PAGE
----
In July of 1913, Arthur Sanders, a gaffer at Tiffany Studios, was sent on a dream of a business trip. He traveled to Hamilton, Bermuda to study marine life through a glass-bottomed boat. Sanders observed the beauty of the underwater world so that he could later reproduce it in glass when back in Corona, New York in the studio. His trip resulted in a series of Aquamarine glass pieces in two patterns, one that featured water lilies, seen in this footed bowl, and another that featured fish, nets, and seaweed. These vessels were particularly difficult to produce and therefore surviving examples are rare. First, the decoration, in this case water lilies, were lampworked, whereby rods of glass were heated by a flame to form the desired organic shapes. Then the lilies were encased in a heavy mass of blue-green glass gathered at the base that lent a life-like underwater effect and a sense of depth. An article on this series in American Homes and Gardens (December 1913) described, “An example of this glass often weighing twenty-five pounds is manipulated by the glass worker at the end of a five-foot blow-iron or ‘pontil,’and takes several hours to evolve.”  The depression at the top of the vessel gives the impression of the vase being filled with water while the white blossoms float along the surface. Due to the complexity of this technique involving up to five types of glass and multiple firings, many pieces were lost in the annealing process as the glass could react unpredictably as it cooled. This vase exemplifies how Tiffany Studios achieved an ideal combination of technical and artistic proficiency in order to produce a beautifully true to life portrayal of nature inspired by the source itself.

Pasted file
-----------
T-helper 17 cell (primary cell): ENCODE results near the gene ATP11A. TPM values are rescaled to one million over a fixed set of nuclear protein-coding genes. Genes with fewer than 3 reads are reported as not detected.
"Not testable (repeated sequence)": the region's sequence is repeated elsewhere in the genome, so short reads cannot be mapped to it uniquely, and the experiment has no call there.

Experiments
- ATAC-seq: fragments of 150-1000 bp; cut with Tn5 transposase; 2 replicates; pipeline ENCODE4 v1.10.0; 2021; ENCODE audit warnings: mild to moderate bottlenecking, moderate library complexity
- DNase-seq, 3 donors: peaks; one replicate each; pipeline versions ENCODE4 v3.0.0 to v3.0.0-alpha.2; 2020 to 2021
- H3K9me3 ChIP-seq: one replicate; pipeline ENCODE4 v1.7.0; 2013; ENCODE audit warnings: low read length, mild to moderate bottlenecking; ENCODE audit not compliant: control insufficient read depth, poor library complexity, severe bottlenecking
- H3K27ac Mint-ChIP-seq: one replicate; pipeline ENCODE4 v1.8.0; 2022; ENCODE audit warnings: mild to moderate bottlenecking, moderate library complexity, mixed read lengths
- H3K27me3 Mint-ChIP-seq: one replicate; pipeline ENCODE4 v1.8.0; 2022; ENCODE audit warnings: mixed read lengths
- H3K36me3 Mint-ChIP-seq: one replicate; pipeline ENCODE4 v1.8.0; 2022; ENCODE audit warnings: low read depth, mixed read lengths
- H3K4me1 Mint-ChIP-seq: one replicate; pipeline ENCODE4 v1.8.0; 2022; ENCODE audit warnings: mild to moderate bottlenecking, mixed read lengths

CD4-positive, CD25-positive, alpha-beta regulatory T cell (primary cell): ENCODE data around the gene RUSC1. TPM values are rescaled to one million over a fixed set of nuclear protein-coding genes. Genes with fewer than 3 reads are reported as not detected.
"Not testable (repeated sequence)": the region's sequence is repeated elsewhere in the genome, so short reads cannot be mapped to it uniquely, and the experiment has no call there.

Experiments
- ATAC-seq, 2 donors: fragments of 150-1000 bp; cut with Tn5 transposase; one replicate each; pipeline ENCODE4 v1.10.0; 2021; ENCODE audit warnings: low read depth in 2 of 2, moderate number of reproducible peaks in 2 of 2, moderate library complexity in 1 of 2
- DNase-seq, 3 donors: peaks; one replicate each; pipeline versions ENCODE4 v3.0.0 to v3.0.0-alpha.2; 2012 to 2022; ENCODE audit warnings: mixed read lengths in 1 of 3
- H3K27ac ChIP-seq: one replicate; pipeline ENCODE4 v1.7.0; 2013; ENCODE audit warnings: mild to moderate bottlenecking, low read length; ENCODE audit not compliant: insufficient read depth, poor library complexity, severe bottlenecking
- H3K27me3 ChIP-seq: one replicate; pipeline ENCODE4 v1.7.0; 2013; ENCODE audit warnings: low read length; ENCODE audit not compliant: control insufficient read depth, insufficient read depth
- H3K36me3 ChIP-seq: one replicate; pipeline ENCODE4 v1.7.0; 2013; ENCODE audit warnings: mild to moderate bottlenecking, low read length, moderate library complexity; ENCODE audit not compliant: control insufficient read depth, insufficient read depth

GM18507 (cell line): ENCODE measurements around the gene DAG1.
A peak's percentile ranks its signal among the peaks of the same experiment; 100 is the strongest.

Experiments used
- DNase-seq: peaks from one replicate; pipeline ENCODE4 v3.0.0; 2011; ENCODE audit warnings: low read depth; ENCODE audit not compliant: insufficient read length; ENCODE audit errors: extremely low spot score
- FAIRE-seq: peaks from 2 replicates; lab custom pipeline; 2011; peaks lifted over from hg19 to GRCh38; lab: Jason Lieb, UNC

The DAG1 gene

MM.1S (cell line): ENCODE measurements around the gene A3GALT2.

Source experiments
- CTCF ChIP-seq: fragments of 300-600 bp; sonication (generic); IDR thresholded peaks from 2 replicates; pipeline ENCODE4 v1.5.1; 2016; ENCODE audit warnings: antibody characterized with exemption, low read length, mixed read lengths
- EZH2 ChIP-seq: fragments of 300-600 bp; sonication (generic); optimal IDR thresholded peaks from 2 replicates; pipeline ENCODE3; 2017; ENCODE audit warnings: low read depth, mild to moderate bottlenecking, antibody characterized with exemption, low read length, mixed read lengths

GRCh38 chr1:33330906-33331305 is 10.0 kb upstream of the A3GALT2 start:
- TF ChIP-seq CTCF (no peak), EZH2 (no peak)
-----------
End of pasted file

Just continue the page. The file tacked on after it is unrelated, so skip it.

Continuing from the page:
This footed bowl is currently on view in Passion for the Exotic: Louis Comfort Tiffany and Lockwood de Forest.
 Elizabeth Lounsberry, “Aquamarine Glass,” American Homes and Gardens, December 1913, 419.
Emily Orr is Assistant Curator of Modern and Contemporary American Design at Cooper Hewitt, Smithsonian Design Museum.